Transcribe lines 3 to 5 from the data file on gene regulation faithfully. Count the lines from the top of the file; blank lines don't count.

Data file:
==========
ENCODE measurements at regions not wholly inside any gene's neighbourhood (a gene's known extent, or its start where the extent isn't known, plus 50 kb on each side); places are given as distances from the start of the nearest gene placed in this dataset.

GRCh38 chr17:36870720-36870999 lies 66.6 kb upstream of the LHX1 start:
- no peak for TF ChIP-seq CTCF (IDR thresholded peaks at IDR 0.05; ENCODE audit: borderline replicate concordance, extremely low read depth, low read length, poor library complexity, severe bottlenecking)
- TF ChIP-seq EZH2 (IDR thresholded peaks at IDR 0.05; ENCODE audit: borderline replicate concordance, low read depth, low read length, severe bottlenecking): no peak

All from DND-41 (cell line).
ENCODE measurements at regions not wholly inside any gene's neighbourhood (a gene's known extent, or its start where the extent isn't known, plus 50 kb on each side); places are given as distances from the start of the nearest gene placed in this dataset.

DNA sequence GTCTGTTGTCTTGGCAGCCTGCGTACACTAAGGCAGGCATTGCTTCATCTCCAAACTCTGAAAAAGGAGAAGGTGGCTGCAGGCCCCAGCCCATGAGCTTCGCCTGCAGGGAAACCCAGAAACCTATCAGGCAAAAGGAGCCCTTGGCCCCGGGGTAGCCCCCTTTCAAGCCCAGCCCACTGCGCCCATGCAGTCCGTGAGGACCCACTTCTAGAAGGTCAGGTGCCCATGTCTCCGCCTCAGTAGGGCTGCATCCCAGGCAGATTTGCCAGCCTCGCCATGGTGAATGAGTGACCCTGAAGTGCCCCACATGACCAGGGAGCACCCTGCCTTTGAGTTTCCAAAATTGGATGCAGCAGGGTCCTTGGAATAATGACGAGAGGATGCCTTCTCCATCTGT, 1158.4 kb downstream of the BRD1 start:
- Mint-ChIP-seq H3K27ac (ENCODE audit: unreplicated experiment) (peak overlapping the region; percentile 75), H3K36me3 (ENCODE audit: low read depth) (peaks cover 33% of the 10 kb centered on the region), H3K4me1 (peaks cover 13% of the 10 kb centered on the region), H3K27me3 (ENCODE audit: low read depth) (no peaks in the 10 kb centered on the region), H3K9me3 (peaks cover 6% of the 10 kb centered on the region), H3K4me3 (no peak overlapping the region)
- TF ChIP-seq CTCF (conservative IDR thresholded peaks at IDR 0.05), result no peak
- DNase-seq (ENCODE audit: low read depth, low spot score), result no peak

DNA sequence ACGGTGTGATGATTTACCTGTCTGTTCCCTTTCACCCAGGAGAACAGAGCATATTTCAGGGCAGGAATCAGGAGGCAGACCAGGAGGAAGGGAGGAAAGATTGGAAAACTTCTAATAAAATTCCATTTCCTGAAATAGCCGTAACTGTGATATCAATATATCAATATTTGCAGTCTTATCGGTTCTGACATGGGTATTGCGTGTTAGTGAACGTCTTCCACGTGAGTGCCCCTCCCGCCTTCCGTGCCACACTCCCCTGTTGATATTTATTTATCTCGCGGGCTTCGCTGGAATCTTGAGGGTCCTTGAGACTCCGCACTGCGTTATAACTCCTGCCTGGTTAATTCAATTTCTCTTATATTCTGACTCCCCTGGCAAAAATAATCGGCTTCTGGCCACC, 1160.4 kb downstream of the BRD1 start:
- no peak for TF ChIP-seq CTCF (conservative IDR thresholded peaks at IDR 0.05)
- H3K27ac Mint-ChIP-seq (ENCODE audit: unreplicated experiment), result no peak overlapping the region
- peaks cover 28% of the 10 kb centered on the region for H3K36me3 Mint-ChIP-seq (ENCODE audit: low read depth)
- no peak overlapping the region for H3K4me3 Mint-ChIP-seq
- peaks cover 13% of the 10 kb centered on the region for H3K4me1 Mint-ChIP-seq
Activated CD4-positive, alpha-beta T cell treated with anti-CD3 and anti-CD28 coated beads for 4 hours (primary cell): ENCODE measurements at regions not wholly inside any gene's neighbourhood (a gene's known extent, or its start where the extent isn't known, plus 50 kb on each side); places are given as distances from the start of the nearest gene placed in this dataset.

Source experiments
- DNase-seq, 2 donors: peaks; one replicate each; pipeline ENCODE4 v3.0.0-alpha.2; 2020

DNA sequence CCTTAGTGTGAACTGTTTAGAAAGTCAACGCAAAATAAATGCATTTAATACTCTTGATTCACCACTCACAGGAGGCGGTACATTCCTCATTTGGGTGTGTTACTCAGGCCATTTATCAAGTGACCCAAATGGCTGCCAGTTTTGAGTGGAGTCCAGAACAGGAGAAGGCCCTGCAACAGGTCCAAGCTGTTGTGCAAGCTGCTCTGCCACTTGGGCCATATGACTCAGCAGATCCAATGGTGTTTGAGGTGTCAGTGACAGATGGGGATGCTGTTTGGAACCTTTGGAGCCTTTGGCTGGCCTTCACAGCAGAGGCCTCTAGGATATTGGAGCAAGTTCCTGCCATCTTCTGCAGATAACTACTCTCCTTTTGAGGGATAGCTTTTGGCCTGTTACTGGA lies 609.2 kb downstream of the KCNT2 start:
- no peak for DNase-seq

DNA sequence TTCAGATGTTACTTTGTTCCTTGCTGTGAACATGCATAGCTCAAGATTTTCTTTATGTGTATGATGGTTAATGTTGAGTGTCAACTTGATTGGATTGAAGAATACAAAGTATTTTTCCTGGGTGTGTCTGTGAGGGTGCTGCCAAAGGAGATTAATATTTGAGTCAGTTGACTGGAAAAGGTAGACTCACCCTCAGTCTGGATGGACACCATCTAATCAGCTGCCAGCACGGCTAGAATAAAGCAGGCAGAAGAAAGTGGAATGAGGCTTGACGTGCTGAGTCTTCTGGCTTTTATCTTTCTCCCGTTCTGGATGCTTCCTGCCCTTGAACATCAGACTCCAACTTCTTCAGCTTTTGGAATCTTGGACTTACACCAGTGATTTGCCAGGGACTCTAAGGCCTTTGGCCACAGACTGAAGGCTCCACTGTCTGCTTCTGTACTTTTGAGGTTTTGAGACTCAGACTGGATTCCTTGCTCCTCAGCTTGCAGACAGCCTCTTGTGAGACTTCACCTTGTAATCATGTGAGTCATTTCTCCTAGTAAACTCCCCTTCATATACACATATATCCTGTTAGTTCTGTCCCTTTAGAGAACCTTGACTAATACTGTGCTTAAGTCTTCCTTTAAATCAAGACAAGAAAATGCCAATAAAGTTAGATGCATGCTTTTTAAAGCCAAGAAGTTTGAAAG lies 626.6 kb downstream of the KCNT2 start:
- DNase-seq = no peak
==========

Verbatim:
- no peak for TF ChIP-seq CTCF (IDR thresholded peaks at IDR 0.05; ENCODE audit: borderline replicate concordance, extremely low read depth, low read length, poor library complexity, severe bottlenecking)
- TF ChIP-seq EZH2 (IDR thresholded peaks at IDR 0.05; ENCODE audit: borderline replicate concordance, low read depth, low read length, severe bottlenecking): no peak

All from DND-41 (cell line).